There are additional methods of preserving videos. For example, recipients can simply take a screenshot of the message, although this will notify the sender. Alternatively, recipients can take a picture of their phone, thereby circumventing the screenshot notification. Even then, a more complicated approach exists. Snapchat saves [videos] on the phone’s local memory, on some phone models, which you can then recall by installing a file browser, and plugging the phone into a computer. You then search through the file browser, copy and save the content to a computer, and you’re done. Indeed a May 9, 2013, Forbes article detailed that one forensic firm was able to pull many Snapchat photos from a phone long after they were supposedly deleted. Also, Snapchat has stated that if a file is not viewed it will remain on their servers for 30 days.
Instagram, now owned by Facebook, is another online photo-sharing and social networking service that enables its users to take a picture, apply a digital filter to it and share it on a variety of social networking services, including Facebook. Unlike Snapchat, however, the data is stored on Facebook’s servers and is not automatically deleted a few seconds after viewing. Access to the device should provide access, and materials that are deleted are likely recoverable by a forensic analyst. Further, one could subpoena Instagram, but one would likely face the same challenges one experiences when subpoenaing Facebook.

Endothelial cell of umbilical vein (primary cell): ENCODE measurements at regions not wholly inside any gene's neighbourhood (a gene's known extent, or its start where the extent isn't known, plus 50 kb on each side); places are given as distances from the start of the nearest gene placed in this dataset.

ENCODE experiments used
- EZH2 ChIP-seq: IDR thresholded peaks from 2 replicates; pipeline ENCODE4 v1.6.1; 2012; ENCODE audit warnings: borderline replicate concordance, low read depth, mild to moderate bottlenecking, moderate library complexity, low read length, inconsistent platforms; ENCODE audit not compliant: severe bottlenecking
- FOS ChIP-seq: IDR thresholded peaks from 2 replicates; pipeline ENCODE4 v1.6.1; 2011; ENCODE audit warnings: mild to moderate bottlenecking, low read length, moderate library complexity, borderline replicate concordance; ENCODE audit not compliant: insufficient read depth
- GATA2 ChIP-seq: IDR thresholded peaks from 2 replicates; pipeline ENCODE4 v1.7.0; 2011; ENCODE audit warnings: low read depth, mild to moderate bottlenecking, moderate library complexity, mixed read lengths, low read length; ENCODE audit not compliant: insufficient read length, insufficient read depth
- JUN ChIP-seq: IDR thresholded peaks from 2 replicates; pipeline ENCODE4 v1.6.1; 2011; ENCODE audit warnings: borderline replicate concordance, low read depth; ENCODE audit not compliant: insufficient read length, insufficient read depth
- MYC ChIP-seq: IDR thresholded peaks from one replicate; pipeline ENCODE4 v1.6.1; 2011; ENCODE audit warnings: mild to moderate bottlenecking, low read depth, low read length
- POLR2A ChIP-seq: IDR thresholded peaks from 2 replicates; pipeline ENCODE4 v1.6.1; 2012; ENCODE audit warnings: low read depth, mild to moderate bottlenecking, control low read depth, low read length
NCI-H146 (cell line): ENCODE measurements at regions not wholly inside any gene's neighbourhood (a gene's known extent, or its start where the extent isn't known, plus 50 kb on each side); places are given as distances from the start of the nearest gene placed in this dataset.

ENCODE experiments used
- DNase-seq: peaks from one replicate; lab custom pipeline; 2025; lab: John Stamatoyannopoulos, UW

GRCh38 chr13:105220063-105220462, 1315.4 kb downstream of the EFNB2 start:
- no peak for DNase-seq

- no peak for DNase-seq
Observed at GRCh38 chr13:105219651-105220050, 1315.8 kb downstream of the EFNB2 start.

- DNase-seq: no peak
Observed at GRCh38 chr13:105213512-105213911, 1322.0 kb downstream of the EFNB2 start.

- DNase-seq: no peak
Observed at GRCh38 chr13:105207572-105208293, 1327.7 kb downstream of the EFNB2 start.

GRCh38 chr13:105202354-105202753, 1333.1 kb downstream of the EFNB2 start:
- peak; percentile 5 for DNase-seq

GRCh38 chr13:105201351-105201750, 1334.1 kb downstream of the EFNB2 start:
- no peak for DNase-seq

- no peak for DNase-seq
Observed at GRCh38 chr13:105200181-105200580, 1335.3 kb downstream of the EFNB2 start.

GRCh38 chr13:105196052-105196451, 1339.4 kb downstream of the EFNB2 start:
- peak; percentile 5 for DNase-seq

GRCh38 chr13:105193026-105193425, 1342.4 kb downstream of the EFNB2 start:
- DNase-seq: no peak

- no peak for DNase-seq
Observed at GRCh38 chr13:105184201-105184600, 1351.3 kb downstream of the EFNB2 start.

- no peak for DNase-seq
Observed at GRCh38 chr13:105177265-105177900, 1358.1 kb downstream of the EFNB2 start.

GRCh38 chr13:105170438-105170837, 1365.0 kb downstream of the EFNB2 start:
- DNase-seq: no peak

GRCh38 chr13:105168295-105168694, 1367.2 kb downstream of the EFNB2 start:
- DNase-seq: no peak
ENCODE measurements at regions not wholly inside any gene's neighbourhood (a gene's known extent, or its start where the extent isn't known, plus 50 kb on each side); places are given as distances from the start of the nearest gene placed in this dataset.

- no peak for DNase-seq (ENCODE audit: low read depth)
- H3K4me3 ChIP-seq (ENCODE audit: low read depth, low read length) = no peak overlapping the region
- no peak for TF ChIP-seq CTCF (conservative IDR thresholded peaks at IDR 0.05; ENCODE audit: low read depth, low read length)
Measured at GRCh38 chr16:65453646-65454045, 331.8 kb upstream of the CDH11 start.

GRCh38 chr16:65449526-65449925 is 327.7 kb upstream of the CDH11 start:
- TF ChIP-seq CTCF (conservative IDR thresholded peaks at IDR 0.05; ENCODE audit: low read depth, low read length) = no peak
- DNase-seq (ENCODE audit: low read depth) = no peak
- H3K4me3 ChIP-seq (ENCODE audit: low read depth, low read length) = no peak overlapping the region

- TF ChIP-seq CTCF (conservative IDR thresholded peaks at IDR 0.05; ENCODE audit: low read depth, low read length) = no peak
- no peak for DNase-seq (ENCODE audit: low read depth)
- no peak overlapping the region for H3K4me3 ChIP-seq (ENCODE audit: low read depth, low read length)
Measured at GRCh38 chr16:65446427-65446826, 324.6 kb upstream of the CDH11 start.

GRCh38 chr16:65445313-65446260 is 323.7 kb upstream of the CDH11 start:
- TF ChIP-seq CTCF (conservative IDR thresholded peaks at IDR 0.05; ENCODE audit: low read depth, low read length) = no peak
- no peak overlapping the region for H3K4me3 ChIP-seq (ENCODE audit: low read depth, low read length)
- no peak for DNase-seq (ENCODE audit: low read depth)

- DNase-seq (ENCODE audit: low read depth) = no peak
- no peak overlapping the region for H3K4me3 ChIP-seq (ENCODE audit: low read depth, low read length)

Vine is also a videosharing mechanism. Vine is a mobile app owned by Twitter that enables its users to create and post 6.5 second video clips. The service allows videos to be shared or embedded on social networking services such as Twitter and Facebook. Seemingly, more similar to Instagram than Snapchat, it would appear as though videos could be recovered both from the device and Vine’s servers; although Twitter’s website says deletion is permanent within a few minutes. Since the videos may be embedded in websites, the information might be recoverable from a personal computer by examining browser history as well. In addition, Twitter’s website seems slightly more amendable to compliance with civil subpoenas than say Facebook. The website does mention that different types of data are retained on its servers for different amounts of time, thus again success depends upon rapidly securing the content.
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